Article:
Aberdeen’s town commissioners then moved to approve the sale themselves in a special meeting on Wednesday evening.
That sale has also been a long time in coming. Moore County Schools nearly sold the Aberdeen Elementary property for $1.5 million last year, but that buyer terminated the sale citing unexpected costs in developing the site as well as roadblocks in the approval process for its proposed mixed-use development.
Earlier this year, the town expressed interest and asked for time to investigate the site. Aberdeen followed up last month by offering to buy the old school for $853,000. The town’s plans include using the auditorium and gym for public recreation and selling portions of the remaining campus, likely under new zoning.
So the sale contract, for $900,000, will not entitle the school board or the district to a right of first refusal for any of the four smaller parcels that the town resells.
“The situation that’s unique is that the town’s plan for the site does require further development and is not specific to any public school use. This possibility that the school board would essentially block a resale of a part of the site to a developer was identified as problematic by the town,” said John Birath, Moore County Schools’ operations director.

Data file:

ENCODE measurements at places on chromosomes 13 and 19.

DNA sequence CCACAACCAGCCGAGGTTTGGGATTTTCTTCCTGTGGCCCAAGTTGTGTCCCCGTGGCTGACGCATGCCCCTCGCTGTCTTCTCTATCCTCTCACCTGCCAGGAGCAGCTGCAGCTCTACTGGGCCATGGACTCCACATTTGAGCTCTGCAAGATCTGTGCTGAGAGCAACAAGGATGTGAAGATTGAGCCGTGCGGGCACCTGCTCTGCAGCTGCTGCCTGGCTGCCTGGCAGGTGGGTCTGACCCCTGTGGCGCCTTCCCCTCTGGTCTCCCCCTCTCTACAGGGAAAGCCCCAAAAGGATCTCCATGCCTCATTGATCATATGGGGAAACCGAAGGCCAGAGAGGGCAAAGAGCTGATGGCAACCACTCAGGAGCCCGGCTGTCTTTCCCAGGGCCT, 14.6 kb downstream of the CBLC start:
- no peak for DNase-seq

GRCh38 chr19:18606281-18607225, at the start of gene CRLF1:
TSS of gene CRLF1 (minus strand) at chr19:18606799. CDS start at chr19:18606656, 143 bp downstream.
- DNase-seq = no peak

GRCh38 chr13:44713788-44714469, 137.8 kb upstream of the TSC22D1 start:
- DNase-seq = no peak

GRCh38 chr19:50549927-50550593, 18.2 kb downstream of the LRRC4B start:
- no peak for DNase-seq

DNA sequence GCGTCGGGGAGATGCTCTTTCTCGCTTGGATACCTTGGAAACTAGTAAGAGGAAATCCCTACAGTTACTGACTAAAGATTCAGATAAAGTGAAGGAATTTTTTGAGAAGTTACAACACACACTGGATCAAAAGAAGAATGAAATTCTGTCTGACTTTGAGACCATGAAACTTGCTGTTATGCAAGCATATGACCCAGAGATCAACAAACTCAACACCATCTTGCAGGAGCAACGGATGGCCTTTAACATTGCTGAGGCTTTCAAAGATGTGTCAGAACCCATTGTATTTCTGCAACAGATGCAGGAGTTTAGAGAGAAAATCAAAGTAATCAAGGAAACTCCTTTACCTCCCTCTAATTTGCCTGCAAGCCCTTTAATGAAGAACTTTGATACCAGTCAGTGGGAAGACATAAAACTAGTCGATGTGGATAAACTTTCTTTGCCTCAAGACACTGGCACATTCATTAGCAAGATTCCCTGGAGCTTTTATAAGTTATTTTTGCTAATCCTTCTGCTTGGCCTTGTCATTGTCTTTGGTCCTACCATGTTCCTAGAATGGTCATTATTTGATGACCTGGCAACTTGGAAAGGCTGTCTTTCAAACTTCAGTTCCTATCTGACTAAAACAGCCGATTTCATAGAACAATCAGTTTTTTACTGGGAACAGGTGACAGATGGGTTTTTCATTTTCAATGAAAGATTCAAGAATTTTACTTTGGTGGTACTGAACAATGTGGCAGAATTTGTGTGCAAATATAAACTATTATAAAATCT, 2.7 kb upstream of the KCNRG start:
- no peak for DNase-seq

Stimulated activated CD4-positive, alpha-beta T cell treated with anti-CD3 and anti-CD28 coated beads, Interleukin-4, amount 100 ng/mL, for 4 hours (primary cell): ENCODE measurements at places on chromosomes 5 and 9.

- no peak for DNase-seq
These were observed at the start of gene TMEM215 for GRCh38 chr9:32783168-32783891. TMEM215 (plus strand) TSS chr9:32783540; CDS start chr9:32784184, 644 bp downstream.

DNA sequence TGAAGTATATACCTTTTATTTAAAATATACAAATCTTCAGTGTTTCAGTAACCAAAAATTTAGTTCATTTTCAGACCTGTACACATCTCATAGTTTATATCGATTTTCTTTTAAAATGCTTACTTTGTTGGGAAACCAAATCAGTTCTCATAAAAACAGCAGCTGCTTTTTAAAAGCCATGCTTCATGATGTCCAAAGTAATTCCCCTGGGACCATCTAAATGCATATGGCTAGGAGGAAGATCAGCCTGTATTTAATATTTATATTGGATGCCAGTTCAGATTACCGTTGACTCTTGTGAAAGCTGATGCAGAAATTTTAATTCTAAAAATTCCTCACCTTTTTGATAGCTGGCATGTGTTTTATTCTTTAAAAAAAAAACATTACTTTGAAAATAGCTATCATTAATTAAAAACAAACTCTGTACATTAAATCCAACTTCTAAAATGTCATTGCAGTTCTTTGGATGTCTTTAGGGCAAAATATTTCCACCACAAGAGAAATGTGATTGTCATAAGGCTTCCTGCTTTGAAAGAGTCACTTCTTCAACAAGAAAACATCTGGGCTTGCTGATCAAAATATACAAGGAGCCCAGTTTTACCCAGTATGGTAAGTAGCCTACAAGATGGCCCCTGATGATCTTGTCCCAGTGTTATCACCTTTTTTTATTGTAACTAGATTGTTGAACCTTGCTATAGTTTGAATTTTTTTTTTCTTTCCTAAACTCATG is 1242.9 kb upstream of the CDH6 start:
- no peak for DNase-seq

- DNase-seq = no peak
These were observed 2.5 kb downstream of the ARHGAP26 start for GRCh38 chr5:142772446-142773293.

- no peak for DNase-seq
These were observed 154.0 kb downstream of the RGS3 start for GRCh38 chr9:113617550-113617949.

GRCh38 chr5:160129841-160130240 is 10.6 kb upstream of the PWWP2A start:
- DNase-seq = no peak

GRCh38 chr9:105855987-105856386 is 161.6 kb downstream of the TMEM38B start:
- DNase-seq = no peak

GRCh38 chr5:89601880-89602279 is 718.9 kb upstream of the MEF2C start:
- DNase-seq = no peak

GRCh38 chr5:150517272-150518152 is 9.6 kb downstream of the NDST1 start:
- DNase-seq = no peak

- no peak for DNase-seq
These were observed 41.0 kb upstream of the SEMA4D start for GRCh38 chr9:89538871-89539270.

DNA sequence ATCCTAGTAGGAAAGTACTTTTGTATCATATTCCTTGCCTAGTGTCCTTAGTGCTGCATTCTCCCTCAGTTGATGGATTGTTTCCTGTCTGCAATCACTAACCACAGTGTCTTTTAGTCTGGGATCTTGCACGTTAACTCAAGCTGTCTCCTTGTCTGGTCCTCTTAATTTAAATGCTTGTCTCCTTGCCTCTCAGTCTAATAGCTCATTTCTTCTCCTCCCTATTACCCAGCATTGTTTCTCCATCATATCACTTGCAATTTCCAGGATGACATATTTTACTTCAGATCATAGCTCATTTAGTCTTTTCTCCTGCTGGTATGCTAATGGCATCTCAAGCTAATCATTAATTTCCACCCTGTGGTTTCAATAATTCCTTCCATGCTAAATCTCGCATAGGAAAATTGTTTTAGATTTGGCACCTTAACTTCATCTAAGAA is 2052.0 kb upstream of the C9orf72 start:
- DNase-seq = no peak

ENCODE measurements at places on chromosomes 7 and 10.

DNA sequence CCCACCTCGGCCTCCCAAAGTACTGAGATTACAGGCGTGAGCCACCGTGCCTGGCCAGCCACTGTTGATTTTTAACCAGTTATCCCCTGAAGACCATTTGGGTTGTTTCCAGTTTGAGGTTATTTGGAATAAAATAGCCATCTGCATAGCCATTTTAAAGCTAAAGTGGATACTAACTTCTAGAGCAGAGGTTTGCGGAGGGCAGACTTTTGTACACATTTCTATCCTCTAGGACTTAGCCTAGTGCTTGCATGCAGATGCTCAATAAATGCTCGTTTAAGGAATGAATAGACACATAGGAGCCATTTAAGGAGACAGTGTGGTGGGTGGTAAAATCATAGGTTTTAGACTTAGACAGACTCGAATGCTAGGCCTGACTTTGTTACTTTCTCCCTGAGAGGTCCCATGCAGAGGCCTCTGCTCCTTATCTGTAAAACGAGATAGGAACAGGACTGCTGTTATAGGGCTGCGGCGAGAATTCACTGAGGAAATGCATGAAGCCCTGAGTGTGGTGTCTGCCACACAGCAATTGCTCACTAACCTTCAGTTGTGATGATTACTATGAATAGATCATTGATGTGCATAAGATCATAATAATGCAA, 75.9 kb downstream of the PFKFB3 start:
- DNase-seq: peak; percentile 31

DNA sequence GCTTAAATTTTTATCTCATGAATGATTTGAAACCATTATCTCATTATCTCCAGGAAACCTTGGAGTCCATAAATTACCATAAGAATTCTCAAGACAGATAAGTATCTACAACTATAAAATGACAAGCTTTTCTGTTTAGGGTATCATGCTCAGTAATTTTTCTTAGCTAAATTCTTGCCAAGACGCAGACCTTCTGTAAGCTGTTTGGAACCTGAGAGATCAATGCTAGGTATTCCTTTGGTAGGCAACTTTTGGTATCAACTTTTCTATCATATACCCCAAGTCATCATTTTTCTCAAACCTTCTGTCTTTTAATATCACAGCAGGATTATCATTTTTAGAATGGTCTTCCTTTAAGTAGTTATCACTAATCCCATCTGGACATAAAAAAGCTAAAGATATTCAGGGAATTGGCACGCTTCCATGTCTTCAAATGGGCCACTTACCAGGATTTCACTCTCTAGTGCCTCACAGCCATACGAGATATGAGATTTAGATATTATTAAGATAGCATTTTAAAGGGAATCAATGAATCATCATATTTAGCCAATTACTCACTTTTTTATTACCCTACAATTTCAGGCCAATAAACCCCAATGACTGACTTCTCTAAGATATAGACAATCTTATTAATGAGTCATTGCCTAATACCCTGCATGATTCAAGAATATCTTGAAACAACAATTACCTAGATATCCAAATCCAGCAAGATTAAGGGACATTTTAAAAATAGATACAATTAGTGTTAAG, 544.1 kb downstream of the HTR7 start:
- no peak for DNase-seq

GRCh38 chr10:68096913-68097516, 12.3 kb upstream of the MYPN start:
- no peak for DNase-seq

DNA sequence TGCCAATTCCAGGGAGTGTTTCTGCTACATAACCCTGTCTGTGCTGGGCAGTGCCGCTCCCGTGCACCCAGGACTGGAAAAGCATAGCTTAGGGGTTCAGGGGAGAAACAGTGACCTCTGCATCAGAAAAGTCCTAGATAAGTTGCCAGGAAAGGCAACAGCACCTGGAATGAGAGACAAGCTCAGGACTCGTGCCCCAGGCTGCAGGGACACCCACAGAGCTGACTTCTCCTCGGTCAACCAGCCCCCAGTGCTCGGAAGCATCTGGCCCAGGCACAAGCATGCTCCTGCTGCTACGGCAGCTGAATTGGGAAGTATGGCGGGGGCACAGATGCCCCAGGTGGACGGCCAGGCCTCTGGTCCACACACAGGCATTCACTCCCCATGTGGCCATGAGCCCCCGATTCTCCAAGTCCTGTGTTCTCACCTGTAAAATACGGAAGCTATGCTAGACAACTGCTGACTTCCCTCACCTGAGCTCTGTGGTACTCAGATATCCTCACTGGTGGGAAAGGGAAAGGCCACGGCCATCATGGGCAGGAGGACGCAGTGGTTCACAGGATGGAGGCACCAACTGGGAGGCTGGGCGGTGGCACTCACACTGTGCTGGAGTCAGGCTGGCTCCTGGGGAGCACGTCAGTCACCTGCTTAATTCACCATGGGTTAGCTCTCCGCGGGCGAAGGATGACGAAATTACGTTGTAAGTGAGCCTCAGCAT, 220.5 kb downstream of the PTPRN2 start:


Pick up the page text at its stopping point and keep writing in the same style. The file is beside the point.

“We do continue to believe that the odds of us needing or wanting the property back, or a portion of the surplus sale of the site, are very low and pretty much consider deletion of this provision a reasonable compromise for the additional $45,000.”
But Moore County Schools does stand to benefit through a profit-sharing mechanism devised by the district’s and Aberdeen’s legal representatives.
As approved, that provision in the contract stipulates that a portion of the town’s profits from selling any part of the property in the 15 years after closing will go to Moore County Schools.
Both the town and the school board have agreed to use the tax value of the four smaller parcels, as the basis for defining that level of profit.
“We did receive those today, they are quite generous, and if those tax values are anywhere near what the town might get our portion of that would be extraordinary, so I hope they’re right,” said Superintendent Bob Grimesey.
The ratio of smaller parcel’s tax value to the $4 million tax value of the entire campus gives that individual parcel’s “sale price” as a function of the $900,000 sale price. The proportion of any resulting profits that would revert to MCS starts at 100 percent at the time of the initial sale to the town. That percentage will shift more heavily toward the town over the next 15 years
“In the case of the Aberdeen Elementary School, I think that this is going to be the best example of fair market value that the board is going to get for that property, unless there’s some very different approach that’s employed,” Grimesey said.